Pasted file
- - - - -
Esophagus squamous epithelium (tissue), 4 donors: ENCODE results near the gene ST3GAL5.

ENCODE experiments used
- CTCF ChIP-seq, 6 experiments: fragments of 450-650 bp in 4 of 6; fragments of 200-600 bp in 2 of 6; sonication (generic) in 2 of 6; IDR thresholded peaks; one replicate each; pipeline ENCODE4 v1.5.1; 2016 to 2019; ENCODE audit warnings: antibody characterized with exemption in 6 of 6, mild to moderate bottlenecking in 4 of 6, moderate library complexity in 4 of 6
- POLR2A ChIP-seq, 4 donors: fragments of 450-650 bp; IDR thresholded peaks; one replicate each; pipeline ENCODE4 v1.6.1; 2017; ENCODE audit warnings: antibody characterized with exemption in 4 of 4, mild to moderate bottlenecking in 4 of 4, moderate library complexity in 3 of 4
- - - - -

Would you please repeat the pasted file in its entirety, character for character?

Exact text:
Esophagus squamous epithelium (tissue), 4 donors: ENCODE results near the gene ST3GAL5.

ENCODE experiments used
- CTCF ChIP-seq, 6 experiments: fragments of 450-650 bp in 4 of 6; fragments of 200-600 bp in 2 of 6; sonication (generic) in 2 of 6; IDR thresholded peaks; one replicate each; pipeline ENCODE4 v1.5.1; 2016 to 2019; ENCODE audit warnings: antibody characterized with exemption in 6 of 6, mild to moderate bottlenecking in 4 of 6, moderate library complexity in 4 of 6
- POLR2A ChIP-seq, 4 donors: fragments of 450-650 bp; IDR thresholded peaks; one replicate each; pipeline ENCODE4 v1.6.1; 2017; ENCODE audit warnings: antibody characterized with exemption in 4 of 4, mild to moderate bottlenecking in 4 of 4, moderate library complexity in 3 of 4